Sunday, January 13, 2008

When you have too much to do...

Don't do any of it! Always a good plan. And what do we do when we're avoiding the things we need to be doing? That's right...get knitting done!

At least it makes blog fodder. =)

I've discovered that I knit much faster when stressed, though I don't seem to be able to concentrate enough to work on complicated things (i.e. Irtfa'a). At least I got the ribbing done on the sweater! Just the arms left now, and they should be pretty quick. At least I feel like I've made progress on something, though it isn't something that actually has pressure and a deadline attached. Oh well. It was a beautiful, sunny day, and I didn't spend all day inside working. And, I did get the first 5 or so chapters of the organic chem catch-up done. At least it's only the second class in the series rather than the third, so I only have one quarter's worth of back reading to do!

Saturday, January 12, 2008

We now return to our regularly scheduled program...

Now that the whining is over, let's talk about knitting. Given the tone of this week, I think you won't be surprised to hear that I haven't gotten much done. I did, however, manage to finish the shoulder drop section of Irtfa'a, and am ready to begin the small feathers part. Yay!

Excuses, excuses

(warning: egregious whining to follow)

I can't believe how delinquent I've been about posting this week. Ever had one of those weeks when you get lots done but there are still about a billion things left to do that all need to be done yesterday? I know you have. We all have. This was mine. If I make it to next Wednesday, things should get a bit better, but really it'll be at least the end of the month before I can breathe again. What's keeping me so busy?

1) I have a fellowship application that I'm working on, due at the end of the month. It's actually coming together quite nicely, but it still needs a lot of work, and I just don't have time.

2) The new schedule is starting, where I get to stay at work until 8:30 three nights out of the week. Blech.

3) I have to teach on Tuesday. This wouldn't be so bad except:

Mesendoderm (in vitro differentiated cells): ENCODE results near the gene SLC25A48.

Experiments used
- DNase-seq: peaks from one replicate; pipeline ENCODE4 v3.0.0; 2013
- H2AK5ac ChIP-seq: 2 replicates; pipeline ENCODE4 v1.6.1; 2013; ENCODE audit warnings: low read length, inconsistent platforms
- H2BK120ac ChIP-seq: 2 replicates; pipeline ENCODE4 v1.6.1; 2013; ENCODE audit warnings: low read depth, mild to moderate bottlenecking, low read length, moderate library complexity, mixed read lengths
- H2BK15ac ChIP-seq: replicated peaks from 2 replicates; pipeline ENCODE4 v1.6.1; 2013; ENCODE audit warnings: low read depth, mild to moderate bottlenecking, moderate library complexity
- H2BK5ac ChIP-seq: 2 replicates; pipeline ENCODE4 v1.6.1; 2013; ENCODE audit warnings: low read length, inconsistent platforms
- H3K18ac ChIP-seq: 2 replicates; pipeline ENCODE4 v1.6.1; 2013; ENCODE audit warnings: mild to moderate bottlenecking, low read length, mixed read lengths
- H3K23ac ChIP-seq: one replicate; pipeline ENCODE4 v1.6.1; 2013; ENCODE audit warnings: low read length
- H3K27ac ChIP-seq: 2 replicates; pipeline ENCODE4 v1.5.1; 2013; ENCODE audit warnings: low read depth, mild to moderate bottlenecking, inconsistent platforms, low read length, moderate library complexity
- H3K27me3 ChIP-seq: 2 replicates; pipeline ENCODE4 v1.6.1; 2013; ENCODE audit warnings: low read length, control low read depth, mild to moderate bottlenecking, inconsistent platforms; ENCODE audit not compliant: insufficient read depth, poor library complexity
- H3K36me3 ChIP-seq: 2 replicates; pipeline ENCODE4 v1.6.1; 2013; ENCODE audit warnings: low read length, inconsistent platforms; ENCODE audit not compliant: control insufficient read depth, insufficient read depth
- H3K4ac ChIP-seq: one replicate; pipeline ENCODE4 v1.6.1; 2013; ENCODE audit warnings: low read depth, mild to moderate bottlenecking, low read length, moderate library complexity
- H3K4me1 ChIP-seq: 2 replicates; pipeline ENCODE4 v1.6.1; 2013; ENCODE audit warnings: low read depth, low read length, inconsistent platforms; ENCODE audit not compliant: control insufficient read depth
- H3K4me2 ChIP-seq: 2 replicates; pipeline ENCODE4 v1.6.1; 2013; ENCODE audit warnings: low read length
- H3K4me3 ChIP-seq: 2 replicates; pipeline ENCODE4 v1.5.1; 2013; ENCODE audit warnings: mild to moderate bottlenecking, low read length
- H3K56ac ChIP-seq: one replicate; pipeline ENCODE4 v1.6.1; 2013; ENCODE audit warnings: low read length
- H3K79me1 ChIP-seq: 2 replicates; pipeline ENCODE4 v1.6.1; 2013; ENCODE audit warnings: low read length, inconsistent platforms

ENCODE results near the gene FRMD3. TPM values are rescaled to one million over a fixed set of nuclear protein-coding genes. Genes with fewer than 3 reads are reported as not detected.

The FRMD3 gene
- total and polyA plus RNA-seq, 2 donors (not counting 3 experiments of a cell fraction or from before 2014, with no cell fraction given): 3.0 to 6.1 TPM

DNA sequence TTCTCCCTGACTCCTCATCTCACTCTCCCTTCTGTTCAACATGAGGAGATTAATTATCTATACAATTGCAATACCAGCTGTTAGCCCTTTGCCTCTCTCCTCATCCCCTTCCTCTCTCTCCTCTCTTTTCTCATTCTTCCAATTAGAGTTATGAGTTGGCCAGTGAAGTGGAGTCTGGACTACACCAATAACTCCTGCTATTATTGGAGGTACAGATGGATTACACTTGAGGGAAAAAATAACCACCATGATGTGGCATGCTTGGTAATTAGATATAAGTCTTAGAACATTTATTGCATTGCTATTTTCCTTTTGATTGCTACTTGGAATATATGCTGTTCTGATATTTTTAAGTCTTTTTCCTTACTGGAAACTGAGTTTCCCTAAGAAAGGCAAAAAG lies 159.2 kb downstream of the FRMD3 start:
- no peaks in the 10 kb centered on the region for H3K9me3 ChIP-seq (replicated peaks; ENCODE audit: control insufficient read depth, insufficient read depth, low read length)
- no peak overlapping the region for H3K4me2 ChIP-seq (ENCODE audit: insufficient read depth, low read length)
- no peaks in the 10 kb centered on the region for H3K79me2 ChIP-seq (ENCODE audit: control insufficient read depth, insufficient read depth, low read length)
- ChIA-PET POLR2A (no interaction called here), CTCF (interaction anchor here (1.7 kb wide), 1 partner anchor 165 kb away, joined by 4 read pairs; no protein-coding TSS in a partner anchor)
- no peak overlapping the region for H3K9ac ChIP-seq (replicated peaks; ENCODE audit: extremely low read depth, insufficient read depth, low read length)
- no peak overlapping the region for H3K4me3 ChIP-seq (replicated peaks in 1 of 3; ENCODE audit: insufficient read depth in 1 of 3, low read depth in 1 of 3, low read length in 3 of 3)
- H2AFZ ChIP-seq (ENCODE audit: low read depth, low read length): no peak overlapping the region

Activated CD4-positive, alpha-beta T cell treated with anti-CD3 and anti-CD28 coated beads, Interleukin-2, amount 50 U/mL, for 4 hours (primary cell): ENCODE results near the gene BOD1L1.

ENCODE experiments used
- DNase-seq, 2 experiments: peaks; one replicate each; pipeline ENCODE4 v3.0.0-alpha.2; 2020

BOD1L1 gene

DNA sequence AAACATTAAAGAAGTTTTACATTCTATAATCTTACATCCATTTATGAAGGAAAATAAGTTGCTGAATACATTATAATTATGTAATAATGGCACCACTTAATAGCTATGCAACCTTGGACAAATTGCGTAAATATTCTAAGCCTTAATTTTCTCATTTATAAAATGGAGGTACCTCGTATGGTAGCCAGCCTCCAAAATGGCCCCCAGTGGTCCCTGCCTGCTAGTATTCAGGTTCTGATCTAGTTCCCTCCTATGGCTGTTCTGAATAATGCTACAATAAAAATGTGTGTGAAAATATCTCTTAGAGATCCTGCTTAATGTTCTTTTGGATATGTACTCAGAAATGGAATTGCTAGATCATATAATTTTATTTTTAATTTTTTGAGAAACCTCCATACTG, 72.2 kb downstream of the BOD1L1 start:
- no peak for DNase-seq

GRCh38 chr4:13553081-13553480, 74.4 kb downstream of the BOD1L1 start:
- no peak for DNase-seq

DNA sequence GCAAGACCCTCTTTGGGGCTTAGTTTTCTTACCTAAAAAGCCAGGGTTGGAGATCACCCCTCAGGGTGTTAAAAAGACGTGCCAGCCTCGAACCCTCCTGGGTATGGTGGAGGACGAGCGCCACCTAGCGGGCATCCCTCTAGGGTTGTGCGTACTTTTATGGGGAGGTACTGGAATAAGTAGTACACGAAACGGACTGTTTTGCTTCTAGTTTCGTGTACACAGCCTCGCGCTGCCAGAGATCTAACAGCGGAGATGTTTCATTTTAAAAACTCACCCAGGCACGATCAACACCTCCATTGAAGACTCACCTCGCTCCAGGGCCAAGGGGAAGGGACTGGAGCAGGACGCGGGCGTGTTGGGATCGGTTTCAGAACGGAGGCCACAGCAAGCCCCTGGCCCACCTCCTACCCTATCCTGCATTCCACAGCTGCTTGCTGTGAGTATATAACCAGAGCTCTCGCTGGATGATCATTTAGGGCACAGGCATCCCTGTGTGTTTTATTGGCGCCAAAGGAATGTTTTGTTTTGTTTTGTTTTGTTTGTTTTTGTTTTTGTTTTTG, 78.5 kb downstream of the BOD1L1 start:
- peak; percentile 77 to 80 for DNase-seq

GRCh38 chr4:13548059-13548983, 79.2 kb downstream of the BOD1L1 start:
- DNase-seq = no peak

a) I haven't taught this class in almost 3 years, and it's the most precise of the classes that we teach, so I can't afford to forget anything. Not even one little detail. Guess who's reading the first 11 chapters (350 pages) of an organic chemistry textbook before Tuesday, just to brush up?

b) The prof is tough, which I like, but the students will hate. It will also increase their stress levels, and encourage them to blame the TA for all of their shortcomings (like not reading the book).

c) The students are premeds. Now, don't get me wrong. I have nothing against people that want to be doctors. Some of my best friends in undergrad were premeds. I believe that there are many nice people in the premed field. I have had some great premed students. That said, the prevailing culture in our department's premed students is that they already know it all, the prof and the TA are incompetent and useless, and that class is a waste of time. It also means that they are not interested in learning; they're interested in a 4.0. They don't care that they get it right, or understand. It just matters that they're ahead of the curve. I went to the first lecture last week, and it was a good one. At least 10 students got up at various times during the lecture and climbed over everyone in their row to leave, some only 10 or 15 minutes into the lecture. This sort of attitude obviously makes it less than fun to go in and teach, and it means that I have to know everything and make no mistakes to avoid reinforcing their preconceived ideas. Pressure? Nah.

d) I got my first really horrible TA assessment ever. I've taught over 900 students just in grad school (not counting the hundreds in undergrad), and I always get very good reviews, or at worst constructive criticism. I got my evals back this week, and I had one in which I was described variously as condescending, full of myself, arrogant, and smarmy. Ouch. I know that this is one student in well over 1000. I know that this shouldn't bother me. I know that this evaluation probably doesn't have anything to do with me. And yet, ouch. That kind of drop-kick makes it harder to be excited about going back into the classroom.

4) My research experiments have taken a decided turn towards the unpredictable. This is bad. I am at the stage in my graduate student career when things should be getting easier to understand, not harder. Researching this topic is something like trying to catch a bar of soap that you dropped in a bathtub. Just when you think you've finally got the darned thing, it goes shooting off again in some other direction and you start all over. Sometimes this is fun. This week, I am not amused.

5) I just found out that I have to give group meeting in 2 weeks and present my work to my advisor (who hasn't really been keeping up in months, so it's extra important to impress him) and fellow grad students. This is generally fun, but given #4, is adding to the stress level.

5) I was asked this past week and agreed to give a guest lecture in a friend's class at a community college. The date that she set? Wednesday. (Gasp!)